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Skinner the winner, defeating seven others to once again become Ward 2 councillor in St. John’s

Shawn Skinner — Maurice Fitzgerald photo
Shawn Skinner — Maurice Fitzgerald photo/Contributed

He represented the ward in the 1990s and will do so again after victory in Tuesday's byelection

ST. JOHN'S, N.L. —

No, it’s not a case of déjà vu, or time travel — Shawn Skinner, the former Ward 2 councillor from 1993-97, will once again represent residents from Quidi Vidi, to downtown, to Cashin Avenue as the newest St. John’s city councillor.

“It’s 27 years waiting to hear that again, but it’s nice to hear,” he said with a laugh about being called Councillor Skinner.

Unofficial byelection results posted to the city’s website Tuesday night showed Skinner won with 1,242 votes. Trailing close behind were academic and activist Ophelia Ravencroft with 936 votes, and downtown restaurateur Lorne Loder with 923 votes.

“It was a tight race,” said Skinner.

“I suspected it would be tight, and I really enjoyed the campaign. All the candidates were very respectful of each other, very focused on the issues, and had some great and different ideas.

“I want to thank the residents of Ward 2 for showing their confidence in me again 27 or so years later.”


Unofficial results of the Oct. 20 byelection for Ward 2 councillor for St. John’s city council


Shawn Skinner 1,242
Ophelia Ravencroft 936
Lorne Loder 923
Greg Smith 586
Carol Furlong 570
Matt Howse 480
Greg Noseworthy 470
Wallace Ryan 222


Skinner will be sworn in on Monday, Oct. 26, but he says it feels like he never left city council, in some ways.

"In my mind, I never really left. Everything I do, volunteer-wise, and family-wise, and so on, is all in Ward 2. So, I never really felt like I left Ward 2. I wasn’t a councillor, but I certainly put a lot of my volunteer time into Ward 2. So, this is just more of an official status, I guess, because I’m an elected official now and it feels very good. It feels comforting to me — I’m going back to a place that I know and love, and I’m looking forward to working on behalf of the residents.”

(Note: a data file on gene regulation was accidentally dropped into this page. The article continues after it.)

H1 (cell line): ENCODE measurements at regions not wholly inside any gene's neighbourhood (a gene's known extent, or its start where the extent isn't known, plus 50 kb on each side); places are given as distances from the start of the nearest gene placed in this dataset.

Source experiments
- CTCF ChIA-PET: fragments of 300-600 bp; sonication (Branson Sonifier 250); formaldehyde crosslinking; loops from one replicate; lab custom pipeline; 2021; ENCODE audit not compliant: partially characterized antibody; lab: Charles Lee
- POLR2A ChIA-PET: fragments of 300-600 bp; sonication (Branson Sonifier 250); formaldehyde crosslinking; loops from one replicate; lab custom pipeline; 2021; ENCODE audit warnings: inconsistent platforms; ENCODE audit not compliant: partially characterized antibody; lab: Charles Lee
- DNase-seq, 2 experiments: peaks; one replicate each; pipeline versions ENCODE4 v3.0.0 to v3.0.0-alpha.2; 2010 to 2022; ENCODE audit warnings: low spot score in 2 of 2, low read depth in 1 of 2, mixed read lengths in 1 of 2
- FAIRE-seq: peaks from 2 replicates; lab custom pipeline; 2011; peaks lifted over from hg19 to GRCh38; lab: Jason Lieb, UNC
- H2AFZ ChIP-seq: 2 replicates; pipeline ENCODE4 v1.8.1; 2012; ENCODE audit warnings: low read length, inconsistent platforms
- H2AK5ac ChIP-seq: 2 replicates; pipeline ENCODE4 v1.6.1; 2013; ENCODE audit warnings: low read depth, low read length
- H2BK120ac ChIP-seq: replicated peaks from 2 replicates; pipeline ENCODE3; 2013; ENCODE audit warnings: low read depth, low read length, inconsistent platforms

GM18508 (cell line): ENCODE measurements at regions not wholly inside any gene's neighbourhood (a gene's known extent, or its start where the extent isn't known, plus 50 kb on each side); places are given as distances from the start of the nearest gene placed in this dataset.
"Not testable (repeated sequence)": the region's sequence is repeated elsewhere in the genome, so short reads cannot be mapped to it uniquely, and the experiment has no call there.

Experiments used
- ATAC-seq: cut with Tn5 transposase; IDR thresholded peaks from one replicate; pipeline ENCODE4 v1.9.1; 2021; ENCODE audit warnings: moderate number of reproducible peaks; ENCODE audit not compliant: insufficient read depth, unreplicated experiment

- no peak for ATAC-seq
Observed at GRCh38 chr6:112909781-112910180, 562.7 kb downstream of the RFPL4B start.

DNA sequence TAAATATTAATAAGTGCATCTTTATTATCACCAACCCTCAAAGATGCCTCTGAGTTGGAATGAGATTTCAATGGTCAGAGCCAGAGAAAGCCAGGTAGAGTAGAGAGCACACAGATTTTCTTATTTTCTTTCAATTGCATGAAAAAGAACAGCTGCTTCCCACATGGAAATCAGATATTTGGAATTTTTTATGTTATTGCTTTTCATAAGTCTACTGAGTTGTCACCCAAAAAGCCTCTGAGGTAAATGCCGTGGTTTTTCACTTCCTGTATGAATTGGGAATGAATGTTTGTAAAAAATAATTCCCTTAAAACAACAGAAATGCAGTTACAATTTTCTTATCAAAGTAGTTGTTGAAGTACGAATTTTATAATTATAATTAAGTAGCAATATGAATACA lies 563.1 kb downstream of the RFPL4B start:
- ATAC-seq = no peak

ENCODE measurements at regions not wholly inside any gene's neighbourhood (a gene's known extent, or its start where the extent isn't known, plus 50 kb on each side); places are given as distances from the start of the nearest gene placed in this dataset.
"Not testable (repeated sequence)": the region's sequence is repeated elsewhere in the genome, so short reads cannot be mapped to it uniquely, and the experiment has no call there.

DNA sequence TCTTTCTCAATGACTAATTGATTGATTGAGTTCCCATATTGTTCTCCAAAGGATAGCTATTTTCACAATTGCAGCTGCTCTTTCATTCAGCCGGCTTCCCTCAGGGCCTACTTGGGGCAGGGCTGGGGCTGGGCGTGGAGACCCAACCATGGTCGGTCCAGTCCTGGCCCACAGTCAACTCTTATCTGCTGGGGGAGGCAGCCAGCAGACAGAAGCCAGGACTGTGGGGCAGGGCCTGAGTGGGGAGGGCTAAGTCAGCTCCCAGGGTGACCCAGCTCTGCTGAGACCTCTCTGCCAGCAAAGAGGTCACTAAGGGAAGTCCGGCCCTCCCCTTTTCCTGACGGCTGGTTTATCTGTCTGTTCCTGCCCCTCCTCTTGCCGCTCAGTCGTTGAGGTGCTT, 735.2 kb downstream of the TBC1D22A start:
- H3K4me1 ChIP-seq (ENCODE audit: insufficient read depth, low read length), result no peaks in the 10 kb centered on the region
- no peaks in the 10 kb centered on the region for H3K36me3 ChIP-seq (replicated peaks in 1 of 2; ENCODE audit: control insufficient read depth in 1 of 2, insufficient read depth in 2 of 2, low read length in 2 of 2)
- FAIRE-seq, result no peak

As per the Municipal Elections Act, he will hold office for the unexpired term of council — in this case, until the municipal election next year.

He said he's interested in running again in next year's general election.

Against raising taxes

Skinner said his main focus now will be on the upcoming municipal budget.

"I’ve said publicly I don’t think the city should look to increase the taxes on the residents. We’ve gone through some tough times with Snowmageddon, with the COVID-19 pandemic. A lot of businesses are struggling, a lot of businesses have closed. I know people myself who’ve lost their jobs, or who have lost hours of work each week and they’re struggling.

"And so, this is not a time for the city to be looking to take more out of people’s pockets. So, we’re going to have to find a way to make it work with the revenues that we have.”

He said his next priority will be making the city more accessible for all residents via improvements to things such as public transit and snowclearing.

Skinner’s political experience is not limited to city council. He’s also a former provincial cabinet minister, elected twice as a Progressive Conservative MHA for St. John’s Centre, serving from 2003-11.

During his time in office, he held cabinet posts of Natural Resources; Innovation Trade and Rural Development; and Human Resources, Labour and Employment. He was also parliamentary secretary to the premier.

Skinner is currently the training director for the Carpenter Millwright College.

Ravencroft was emotional when speaking with The Telegram Tuesday night after coming second to Skinner, but she said she’s interested in running for city council again next year.

“I’m still committed to this ward, and to the communities that I intended to serve and represent. And I’m still committed to the people that I spoke with who felt that the vision that I had for the city was a good one. I appreciate everyone who was able to come out this time, and obviously I hope for a different result next time.”

The other five candidates in the byelection were Carol Furlong, former NAPE president; Matt Howse, residential youth care worker and former owner of Broken Books; Greg Noseworthy, lawyer; Wallace Ryan, cartoonist; and Greg Smith, one of the province’s top curlers.

Byelection results will be officiated Wednesday by the office of the city clerk.

The byelection was triggered by the resignation of former Ward 2 councillor Hope Jamieson, who left the role to work as a program manager with the Community Housing Transformation Centre.


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